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Friday, January 14, 2011

Intellectual freedom: Truly dangerous media ignored while meddlesome government fusses about trifles, until ...

Until the truly dangerous stuff becomes required reading, of course.

Media watchdog Brent Bozell thinks the storm of hogwash that social media inspired Tucson mass murderer Jared Loughner is dissipating.

None too soon. Bozell also raises the fact that Loughner was a heavy consumer of violence-themed music, and “troother” films
The wire services added that Loughner liked government-conspiracy documentaries like the 9/11-truther films "Loose Change" and "Zeitgeist," and bizarre cult films like "Donnie Darko," a 2001 movie summarized as "A troubled teenager is plagued by visions of a large bunny rabbit that manipulates him to commit a series of crimes."
Bozell does not advocate banning troothers and nutters; his message is “News media, shape up and do your homework!” For example, “It took 72 hours for Loughner's entertainment appetites to enter the media mainstream,” - sure, because the media mainstream was awash in junk rather than story research, so too busy to notice.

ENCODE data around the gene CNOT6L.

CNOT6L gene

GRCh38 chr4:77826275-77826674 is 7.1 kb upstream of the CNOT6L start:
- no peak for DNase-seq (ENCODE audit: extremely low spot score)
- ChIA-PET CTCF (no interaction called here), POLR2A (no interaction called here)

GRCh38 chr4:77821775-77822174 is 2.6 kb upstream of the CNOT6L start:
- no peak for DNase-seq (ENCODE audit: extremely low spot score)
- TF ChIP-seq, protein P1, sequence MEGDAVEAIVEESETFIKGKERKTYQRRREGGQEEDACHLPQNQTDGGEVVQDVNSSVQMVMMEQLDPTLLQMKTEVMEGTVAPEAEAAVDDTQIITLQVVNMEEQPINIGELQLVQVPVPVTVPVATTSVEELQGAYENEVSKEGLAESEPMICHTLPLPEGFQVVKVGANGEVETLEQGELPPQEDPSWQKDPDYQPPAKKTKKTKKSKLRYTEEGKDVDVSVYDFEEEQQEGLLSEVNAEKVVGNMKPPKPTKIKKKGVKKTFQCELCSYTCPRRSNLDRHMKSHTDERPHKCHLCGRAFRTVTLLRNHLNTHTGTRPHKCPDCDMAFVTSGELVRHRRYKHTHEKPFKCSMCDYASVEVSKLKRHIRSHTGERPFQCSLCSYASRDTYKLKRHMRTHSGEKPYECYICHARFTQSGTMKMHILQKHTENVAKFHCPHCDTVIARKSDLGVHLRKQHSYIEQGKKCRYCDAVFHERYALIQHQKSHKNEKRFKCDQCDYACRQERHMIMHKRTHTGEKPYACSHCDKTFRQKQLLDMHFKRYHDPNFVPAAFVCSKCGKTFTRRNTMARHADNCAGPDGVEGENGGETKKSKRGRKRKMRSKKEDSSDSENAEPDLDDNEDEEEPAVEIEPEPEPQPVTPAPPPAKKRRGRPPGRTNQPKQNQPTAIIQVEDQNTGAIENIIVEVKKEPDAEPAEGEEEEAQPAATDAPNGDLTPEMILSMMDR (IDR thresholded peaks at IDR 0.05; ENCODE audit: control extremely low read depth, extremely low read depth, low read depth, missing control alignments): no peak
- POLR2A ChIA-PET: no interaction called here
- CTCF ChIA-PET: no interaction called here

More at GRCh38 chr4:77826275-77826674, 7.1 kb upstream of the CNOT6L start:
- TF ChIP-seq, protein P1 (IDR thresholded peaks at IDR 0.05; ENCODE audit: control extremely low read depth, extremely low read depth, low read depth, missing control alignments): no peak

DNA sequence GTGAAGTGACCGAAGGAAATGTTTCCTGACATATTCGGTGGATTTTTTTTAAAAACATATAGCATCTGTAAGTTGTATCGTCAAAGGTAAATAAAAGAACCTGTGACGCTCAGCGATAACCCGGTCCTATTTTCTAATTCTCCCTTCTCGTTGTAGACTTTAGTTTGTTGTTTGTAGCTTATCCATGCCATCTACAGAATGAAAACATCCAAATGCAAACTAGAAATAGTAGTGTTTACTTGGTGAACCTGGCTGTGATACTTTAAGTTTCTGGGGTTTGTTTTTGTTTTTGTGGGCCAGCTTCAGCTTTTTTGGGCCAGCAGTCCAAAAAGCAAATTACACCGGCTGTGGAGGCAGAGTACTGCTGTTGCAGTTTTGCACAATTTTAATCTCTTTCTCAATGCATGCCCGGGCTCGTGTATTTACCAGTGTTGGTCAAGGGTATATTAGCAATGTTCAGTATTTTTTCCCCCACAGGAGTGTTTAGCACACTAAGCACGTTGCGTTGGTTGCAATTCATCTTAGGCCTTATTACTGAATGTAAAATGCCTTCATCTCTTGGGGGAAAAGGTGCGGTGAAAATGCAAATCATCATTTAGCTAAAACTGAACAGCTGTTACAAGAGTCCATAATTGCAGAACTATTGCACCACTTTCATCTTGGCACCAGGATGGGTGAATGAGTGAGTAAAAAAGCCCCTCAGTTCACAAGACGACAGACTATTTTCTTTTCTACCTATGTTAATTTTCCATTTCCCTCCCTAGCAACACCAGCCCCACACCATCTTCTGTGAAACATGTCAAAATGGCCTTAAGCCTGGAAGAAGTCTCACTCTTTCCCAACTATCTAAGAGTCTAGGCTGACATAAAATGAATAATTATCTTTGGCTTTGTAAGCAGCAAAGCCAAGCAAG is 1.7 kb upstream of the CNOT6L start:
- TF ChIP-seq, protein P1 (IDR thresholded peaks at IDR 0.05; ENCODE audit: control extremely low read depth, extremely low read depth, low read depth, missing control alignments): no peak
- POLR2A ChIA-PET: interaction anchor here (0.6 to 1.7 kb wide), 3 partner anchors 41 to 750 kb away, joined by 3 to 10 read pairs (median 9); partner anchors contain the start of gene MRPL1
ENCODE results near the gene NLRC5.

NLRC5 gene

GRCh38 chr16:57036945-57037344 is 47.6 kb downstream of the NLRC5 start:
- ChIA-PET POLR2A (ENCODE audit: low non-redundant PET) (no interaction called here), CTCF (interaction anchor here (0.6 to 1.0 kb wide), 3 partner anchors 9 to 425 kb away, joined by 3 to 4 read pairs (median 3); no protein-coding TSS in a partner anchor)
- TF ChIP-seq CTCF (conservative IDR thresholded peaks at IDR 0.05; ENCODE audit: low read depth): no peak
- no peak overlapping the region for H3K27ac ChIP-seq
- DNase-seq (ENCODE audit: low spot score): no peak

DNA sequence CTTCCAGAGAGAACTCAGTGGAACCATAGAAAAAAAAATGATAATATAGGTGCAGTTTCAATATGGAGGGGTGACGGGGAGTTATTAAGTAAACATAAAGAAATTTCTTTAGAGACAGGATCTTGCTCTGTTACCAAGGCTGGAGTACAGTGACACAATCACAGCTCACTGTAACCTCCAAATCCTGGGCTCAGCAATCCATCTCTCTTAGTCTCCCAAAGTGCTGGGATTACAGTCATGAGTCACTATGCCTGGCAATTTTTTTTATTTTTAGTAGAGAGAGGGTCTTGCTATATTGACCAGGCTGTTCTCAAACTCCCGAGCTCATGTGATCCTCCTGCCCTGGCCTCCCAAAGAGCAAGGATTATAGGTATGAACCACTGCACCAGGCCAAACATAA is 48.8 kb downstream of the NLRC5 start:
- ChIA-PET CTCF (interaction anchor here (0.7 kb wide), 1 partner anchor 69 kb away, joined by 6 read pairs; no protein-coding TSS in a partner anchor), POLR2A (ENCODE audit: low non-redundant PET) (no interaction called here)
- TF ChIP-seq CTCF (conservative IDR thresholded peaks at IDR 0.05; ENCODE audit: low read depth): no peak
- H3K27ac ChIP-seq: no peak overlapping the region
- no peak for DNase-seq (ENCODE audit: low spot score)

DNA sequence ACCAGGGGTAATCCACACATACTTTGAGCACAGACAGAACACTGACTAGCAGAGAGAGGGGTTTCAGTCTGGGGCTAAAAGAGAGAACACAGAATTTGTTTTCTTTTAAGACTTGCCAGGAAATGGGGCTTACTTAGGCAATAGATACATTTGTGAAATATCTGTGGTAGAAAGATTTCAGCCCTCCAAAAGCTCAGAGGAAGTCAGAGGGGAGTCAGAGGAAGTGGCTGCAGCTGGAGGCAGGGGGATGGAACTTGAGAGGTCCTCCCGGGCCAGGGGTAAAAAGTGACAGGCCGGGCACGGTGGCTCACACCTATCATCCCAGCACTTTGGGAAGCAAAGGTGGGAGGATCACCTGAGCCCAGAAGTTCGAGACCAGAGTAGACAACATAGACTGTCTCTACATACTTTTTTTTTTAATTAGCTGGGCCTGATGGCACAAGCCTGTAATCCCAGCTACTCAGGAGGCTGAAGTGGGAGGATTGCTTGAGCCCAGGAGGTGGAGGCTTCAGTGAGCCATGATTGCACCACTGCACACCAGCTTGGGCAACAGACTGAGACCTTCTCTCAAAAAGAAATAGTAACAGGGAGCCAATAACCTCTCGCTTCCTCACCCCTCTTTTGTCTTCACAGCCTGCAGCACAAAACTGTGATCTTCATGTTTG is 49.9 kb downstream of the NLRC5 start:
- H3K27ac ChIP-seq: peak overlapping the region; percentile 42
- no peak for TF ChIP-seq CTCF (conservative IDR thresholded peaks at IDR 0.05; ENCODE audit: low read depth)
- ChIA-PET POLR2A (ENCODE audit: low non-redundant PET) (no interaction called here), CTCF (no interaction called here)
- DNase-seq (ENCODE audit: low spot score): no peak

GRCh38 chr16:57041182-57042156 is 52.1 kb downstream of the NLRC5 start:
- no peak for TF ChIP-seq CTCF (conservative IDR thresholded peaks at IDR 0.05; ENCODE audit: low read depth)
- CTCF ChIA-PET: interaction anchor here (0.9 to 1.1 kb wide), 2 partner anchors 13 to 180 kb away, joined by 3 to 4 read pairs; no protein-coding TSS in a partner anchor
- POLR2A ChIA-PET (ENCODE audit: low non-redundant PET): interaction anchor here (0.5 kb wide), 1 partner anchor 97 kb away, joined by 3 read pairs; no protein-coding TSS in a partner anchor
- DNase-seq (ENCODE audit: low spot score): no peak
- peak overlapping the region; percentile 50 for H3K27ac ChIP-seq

And those are the people who would control other media for everyone’s good?

On that last point, I’d also like to observe that truly dangerous media usually do not rate the attention of government before they emerge in calls to mass murder numbering in the millions.

Das Kapital, Mein Kampf, and Mao’s Red Book suited the purposes of government very well, for example, and thus became required texts.

The human suicide bombs of today are most likely reading material approved by the government where they live.

By contrast, the troother documendacities around 9-11 inspired no violent popular movement. And if a band’s music directly, unambiguously causes homicides, the band could be got on a number of charges (inciting criminal activity comes to mind), with no risk of infringing the free speech of many others.


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